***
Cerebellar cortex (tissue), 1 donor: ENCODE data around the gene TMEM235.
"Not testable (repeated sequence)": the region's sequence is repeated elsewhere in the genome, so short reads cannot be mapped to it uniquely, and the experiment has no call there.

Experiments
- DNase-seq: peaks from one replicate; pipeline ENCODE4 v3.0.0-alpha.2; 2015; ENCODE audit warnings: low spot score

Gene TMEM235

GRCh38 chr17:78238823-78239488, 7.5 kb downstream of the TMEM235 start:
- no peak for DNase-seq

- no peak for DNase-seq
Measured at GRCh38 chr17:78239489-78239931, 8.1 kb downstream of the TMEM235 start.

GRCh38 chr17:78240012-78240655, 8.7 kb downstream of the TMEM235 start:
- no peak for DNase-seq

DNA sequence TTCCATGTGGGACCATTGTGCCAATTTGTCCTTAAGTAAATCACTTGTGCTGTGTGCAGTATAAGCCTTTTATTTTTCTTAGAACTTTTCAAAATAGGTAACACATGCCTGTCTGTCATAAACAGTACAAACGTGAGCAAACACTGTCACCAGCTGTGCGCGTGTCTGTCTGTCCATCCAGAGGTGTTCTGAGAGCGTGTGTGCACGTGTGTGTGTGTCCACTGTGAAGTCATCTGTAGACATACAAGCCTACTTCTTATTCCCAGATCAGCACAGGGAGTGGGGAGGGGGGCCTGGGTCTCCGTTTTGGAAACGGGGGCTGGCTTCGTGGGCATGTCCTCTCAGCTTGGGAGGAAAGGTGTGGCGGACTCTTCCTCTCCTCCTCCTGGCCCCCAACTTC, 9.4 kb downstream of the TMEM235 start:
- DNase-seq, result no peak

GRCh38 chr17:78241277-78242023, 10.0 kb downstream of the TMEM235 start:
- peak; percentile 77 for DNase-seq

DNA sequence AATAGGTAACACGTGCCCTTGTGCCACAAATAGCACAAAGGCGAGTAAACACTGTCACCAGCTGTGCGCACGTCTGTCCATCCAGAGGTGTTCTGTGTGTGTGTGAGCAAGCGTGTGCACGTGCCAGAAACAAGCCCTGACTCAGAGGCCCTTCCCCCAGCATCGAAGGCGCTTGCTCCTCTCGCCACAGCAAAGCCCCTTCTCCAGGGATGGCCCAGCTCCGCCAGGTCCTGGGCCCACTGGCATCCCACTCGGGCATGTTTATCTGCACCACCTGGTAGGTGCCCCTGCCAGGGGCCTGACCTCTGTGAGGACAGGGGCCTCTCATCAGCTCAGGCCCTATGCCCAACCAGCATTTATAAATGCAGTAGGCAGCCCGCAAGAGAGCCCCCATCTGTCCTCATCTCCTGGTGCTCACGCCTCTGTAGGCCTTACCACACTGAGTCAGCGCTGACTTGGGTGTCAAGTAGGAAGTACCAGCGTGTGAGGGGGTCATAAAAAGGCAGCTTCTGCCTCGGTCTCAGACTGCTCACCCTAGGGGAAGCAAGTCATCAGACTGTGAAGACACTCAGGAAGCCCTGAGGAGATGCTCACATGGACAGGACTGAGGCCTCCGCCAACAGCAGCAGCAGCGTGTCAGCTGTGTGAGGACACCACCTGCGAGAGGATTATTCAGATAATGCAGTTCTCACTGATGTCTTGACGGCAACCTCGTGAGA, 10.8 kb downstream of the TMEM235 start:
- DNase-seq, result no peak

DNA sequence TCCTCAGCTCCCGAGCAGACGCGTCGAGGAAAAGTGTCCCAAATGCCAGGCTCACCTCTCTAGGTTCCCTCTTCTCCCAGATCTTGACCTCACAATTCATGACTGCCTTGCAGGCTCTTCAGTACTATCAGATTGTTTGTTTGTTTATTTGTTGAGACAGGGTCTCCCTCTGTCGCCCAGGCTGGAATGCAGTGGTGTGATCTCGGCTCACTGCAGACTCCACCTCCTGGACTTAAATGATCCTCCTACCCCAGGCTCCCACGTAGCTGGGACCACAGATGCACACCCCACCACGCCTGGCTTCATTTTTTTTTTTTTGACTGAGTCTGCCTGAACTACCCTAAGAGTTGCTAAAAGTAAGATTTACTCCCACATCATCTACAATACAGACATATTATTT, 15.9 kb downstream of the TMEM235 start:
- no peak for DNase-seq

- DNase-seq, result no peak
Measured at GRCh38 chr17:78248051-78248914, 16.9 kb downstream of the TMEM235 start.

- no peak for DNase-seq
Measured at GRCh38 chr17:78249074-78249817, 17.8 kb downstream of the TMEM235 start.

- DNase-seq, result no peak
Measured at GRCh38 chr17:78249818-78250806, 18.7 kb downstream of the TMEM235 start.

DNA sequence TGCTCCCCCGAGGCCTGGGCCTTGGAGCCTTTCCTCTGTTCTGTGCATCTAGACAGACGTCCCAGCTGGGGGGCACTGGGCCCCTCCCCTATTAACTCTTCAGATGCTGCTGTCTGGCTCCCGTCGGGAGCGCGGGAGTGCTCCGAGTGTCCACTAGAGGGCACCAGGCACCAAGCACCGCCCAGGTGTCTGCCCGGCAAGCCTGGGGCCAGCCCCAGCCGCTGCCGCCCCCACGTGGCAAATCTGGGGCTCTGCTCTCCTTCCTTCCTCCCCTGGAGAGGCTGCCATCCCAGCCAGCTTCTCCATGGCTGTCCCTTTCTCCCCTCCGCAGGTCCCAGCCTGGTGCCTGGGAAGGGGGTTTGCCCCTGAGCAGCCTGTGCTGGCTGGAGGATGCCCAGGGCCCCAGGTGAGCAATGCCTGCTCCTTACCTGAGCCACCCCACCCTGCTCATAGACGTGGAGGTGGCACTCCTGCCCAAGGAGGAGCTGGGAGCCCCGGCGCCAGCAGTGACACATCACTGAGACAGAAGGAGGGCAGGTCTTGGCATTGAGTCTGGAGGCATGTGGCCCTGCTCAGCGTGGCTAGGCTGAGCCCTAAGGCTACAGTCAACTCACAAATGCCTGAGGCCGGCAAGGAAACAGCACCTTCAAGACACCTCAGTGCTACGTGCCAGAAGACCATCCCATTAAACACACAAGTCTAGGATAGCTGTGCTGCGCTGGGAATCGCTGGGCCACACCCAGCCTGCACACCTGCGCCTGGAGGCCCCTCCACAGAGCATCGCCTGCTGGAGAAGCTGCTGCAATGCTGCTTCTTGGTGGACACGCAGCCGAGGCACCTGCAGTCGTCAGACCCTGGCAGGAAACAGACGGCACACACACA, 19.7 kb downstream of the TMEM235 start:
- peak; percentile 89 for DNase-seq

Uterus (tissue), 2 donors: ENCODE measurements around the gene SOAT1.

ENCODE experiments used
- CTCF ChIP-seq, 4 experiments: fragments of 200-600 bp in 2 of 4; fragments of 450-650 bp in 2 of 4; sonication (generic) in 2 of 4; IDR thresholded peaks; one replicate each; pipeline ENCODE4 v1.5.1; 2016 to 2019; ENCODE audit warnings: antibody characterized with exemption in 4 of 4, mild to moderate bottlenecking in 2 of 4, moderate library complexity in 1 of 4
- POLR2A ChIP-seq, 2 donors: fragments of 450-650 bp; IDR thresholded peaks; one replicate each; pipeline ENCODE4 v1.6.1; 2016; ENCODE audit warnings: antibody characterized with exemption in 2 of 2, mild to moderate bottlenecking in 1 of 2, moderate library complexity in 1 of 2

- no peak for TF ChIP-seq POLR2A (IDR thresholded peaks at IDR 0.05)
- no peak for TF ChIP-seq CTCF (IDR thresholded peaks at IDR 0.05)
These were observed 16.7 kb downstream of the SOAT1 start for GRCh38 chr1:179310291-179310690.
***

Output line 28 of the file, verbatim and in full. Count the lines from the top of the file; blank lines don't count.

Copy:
Uterus (tissue), 2 donors: ENCODE measurements around the gene SOAT1.